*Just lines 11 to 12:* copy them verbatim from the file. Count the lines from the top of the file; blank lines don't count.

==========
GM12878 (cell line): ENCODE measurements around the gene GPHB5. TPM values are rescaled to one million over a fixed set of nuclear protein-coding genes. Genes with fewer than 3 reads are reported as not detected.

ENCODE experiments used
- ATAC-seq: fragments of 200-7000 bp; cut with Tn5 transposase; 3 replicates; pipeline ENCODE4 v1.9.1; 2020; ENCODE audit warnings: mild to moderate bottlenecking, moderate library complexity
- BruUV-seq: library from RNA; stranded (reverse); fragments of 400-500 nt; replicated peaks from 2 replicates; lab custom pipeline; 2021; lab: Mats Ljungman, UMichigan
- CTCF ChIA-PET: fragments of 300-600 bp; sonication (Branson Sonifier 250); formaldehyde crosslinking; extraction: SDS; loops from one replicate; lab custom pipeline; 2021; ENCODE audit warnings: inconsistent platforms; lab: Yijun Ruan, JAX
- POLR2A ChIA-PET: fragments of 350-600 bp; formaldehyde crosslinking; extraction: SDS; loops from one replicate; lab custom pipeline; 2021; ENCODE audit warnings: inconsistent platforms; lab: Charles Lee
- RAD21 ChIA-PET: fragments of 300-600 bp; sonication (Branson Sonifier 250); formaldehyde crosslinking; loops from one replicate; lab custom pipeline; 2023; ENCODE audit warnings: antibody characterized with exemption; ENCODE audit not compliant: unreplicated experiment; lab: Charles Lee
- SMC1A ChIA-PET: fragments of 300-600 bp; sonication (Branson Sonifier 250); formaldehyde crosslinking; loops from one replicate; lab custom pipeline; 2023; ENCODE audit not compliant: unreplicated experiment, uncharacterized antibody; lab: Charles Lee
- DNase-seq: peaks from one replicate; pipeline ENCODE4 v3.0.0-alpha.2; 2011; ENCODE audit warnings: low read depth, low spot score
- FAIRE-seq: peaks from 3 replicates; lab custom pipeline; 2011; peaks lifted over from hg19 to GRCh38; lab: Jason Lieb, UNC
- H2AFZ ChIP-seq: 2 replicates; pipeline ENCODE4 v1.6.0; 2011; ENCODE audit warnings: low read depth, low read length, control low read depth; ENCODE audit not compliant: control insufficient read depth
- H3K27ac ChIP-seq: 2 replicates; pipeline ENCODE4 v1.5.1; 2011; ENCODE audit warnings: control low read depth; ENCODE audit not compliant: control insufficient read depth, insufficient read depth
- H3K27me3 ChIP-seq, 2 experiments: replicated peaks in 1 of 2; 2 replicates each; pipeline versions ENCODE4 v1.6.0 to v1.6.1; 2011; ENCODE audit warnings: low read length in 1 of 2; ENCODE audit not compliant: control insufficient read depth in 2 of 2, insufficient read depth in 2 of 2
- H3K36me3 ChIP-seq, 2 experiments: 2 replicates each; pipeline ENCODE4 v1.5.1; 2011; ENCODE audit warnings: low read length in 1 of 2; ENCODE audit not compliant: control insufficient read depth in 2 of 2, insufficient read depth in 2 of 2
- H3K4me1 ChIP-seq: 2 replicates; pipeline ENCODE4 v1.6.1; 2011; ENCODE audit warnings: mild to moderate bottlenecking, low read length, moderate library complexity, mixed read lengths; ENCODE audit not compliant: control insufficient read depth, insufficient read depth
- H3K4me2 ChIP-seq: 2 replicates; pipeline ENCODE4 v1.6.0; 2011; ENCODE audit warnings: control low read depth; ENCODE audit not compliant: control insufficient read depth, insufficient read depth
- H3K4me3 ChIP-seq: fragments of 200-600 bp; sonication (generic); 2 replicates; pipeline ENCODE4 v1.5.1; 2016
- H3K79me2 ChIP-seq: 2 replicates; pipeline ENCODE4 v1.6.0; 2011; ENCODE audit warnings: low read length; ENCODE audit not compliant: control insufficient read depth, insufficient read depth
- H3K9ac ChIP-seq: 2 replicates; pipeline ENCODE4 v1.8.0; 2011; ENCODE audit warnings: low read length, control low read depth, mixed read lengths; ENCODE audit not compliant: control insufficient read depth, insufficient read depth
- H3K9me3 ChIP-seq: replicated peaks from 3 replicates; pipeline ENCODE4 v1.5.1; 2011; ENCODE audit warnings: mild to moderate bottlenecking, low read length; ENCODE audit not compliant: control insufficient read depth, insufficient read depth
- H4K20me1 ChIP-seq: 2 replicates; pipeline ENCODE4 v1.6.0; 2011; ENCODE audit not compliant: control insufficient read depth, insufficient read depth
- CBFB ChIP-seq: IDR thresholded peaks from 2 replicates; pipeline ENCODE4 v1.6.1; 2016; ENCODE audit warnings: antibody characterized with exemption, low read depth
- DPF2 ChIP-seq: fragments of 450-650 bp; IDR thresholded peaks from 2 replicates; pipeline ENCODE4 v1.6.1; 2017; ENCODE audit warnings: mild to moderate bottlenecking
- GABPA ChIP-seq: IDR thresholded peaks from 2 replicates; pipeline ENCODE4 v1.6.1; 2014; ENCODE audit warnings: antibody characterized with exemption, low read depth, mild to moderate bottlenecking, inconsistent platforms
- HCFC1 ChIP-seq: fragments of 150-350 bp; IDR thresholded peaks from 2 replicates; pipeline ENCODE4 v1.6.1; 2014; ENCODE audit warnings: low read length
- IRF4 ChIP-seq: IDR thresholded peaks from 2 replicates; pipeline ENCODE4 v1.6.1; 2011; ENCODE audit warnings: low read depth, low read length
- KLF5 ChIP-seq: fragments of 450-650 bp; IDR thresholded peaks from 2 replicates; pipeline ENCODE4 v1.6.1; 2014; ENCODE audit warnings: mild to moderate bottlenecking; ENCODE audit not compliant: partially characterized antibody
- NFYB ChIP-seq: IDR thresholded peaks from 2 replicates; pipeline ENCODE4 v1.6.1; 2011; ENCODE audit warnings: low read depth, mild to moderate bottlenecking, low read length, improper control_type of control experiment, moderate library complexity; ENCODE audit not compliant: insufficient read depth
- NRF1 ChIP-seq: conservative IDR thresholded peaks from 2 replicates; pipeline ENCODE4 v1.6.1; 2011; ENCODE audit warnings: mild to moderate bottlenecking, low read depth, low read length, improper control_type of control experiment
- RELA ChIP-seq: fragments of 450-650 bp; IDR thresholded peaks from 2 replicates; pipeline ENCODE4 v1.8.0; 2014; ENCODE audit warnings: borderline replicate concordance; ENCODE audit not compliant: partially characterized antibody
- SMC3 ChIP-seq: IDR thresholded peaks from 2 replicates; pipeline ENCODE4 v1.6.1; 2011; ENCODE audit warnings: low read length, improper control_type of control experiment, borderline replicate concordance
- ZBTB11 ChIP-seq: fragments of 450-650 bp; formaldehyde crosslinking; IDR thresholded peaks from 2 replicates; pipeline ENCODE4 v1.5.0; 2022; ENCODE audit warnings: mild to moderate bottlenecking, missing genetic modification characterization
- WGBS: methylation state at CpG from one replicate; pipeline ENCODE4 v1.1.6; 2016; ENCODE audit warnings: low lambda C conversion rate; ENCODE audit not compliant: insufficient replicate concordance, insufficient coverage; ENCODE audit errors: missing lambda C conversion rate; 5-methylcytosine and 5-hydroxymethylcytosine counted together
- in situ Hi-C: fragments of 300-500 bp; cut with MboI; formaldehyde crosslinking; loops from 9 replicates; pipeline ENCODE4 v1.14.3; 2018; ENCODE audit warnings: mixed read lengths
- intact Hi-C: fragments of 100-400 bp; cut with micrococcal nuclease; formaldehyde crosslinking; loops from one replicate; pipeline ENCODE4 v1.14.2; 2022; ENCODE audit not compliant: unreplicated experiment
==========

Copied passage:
- H2AFZ ChIP-seq: 2 replicates; pipeline ENCODE4 v1.6.0; 2011; ENCODE audit warnings: low read depth, low read length, control low read depth; ENCODE audit not compliant: control insufficient read depth
- H3K27ac ChIP-seq: 2 replicates; pipeline ENCODE4 v1.5.1; 2011; ENCODE audit warnings: control low read depth; ENCODE audit not compliant: control insufficient read depth, insufficient read depth